I’ve always felt that making native apps accessible is slightly easier than websites partly because they’re more streamlined in terms of their UX but also because you’re only dealing with one programming language. If you’re looking for an easy place to start making your app accessible you can give it a boost by adding text alternatives for images, buttons and other meaningful UI elements.
Text alternatives have a dual benefit as they’re not only the hook that Talkback users need to understand your app but also the hook needed for automated testing with tools such as Lint. For this reason it’s not unusual to see apps where the alternatives are written for devs and testing purposes – such as ‘app_button’ rather than being human readable text alternatives such as ‘Submit’. This should be avoided; text alternatives are for users not testers.
To add text alternatives on Android use contentDescription:
<Button android:id=”@+id/submit_button” android:src=”@drawable/submit” android:contentDescription=”@string/submit”/>
For elements that change state such as an add/remove button use setContentDescription method to edit the alternative at runtime:
String contentDescription = "Select " + strValues[position]; label.setContentDescription(contentDescription);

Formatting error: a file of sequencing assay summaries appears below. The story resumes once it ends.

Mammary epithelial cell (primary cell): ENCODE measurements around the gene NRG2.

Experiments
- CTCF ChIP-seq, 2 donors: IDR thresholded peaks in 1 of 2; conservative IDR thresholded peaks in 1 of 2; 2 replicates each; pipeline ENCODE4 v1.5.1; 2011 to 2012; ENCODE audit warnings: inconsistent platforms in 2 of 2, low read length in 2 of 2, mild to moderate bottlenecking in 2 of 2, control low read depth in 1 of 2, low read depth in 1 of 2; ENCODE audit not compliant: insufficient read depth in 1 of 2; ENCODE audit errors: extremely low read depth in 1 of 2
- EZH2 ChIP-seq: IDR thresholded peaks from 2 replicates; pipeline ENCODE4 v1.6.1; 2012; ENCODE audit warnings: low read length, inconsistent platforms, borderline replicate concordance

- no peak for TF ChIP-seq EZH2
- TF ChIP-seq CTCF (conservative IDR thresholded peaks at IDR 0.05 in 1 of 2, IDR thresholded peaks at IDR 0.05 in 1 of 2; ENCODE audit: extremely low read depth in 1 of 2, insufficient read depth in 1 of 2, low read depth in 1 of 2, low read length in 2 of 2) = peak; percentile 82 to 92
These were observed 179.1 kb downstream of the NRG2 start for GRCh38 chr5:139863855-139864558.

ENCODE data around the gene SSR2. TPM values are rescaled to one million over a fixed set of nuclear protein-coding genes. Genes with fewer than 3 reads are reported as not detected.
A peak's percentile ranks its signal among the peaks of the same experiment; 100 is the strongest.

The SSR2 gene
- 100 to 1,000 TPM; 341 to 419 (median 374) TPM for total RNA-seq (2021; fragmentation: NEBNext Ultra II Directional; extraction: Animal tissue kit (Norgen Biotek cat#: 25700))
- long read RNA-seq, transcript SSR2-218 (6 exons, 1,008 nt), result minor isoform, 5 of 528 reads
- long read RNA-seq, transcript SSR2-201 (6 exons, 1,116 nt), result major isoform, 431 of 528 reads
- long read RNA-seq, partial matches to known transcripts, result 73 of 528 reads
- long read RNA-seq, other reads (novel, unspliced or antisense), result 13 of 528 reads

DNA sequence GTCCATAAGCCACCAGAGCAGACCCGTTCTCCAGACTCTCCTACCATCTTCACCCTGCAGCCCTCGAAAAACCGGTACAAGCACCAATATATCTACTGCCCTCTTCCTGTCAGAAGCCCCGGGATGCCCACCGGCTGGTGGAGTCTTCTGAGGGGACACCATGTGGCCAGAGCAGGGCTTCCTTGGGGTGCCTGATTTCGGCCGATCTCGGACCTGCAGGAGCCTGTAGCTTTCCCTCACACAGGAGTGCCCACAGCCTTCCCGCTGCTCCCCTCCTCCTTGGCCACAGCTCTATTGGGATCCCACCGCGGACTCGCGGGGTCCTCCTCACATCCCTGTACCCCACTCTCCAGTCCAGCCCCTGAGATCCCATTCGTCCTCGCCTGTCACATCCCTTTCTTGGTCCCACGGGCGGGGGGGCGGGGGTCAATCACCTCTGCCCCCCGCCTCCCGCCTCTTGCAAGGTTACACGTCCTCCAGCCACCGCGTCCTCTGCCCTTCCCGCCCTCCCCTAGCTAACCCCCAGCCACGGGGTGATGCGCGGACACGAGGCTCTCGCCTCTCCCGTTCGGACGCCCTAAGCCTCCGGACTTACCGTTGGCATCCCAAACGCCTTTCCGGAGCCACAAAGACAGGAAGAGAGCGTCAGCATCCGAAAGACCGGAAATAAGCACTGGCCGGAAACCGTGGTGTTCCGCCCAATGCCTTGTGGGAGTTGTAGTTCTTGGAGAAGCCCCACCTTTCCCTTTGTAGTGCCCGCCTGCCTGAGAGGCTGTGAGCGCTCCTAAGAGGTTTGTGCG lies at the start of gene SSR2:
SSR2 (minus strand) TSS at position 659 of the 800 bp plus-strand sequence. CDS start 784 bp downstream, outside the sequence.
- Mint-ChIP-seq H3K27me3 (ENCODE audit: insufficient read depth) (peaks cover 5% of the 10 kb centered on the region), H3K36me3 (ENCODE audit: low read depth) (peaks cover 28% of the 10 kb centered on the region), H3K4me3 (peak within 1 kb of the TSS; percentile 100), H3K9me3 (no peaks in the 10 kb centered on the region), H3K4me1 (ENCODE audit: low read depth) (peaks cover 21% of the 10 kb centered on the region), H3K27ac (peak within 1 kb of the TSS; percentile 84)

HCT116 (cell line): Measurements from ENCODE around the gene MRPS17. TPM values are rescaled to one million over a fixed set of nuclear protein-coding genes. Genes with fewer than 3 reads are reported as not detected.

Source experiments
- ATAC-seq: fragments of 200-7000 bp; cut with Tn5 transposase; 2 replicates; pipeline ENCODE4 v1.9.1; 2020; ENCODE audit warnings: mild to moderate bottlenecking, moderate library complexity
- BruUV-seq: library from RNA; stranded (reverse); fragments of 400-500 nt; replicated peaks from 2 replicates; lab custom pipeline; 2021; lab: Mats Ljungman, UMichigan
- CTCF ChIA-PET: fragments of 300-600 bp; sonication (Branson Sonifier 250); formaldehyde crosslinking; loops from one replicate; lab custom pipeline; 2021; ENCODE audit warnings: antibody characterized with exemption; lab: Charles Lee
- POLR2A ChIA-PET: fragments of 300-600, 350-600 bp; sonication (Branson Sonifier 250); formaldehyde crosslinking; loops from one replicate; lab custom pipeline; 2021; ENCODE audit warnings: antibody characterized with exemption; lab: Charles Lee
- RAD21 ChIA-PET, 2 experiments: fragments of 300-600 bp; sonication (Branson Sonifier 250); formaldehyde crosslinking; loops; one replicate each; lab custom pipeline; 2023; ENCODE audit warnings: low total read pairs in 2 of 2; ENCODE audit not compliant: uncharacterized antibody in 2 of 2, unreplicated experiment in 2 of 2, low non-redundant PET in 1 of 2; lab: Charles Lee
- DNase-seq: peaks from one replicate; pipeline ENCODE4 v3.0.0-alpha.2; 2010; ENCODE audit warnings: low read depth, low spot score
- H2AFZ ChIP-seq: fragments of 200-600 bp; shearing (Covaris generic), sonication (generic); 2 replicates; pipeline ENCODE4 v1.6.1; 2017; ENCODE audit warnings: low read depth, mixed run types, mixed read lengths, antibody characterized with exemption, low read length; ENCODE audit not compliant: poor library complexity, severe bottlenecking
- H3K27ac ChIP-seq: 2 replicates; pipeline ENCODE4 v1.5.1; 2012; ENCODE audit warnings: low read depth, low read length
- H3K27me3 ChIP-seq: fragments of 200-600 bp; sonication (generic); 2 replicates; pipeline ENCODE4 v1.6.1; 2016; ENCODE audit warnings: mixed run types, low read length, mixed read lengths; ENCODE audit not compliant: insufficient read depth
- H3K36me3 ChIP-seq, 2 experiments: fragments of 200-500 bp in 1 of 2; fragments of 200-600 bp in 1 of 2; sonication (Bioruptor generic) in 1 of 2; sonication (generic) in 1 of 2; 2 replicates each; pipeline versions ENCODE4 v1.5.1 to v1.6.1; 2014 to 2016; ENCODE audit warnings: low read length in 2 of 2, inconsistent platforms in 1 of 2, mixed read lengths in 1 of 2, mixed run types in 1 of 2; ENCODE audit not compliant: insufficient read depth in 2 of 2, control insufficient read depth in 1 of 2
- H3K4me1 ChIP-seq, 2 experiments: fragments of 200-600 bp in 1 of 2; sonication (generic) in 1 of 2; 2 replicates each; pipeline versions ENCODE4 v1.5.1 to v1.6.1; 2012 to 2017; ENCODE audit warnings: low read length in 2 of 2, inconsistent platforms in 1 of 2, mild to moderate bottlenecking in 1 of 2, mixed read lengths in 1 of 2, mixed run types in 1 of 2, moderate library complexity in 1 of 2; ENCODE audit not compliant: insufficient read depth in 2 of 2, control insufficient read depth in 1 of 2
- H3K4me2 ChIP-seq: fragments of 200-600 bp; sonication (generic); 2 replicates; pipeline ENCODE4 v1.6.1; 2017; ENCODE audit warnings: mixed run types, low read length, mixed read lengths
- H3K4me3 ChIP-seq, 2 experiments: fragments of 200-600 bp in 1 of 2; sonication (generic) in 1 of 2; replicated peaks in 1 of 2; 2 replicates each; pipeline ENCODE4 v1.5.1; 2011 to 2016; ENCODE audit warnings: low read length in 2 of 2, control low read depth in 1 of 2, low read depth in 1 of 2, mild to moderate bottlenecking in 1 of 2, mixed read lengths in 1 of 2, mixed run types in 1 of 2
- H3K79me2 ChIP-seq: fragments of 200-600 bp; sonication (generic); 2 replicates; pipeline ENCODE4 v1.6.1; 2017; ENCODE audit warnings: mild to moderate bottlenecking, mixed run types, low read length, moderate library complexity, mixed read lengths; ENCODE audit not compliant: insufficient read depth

For decorative images the contentDescription should be set to ‘null’:
contentDescription should not be used for labelling form inputs – editText fields. The description is only read before the text field is populated by the user and lost altogether if the field is populated or cleared by the user. The next best option is to use the android:hint attribute. Like contentDescription, android:hint will be announced when the field is empty but ignored when the field is populated. Unlike contentDescription however it will be announced if the user clears the form input.
This is still not an ideal user experience and can be confusing for Talkback users who want to verify what form input is what when checking a form before it is submitted. A more robust technique is to use the LabelFor property which allows a visible label to be associated with an EditText box. This will be announced regardless of whether the input field is empty or populated with text. If a visible label is not possible (although I’d recommend against that) you can make the label invisible so it doesn’t change your visual layout.
- Android accessibility testing with Lint – Ted Drake
- Developing accessible applications – Android Developers
- Usability / Accessibility – Google Material Design
- Android Design Principles
- Android accessibility design patterns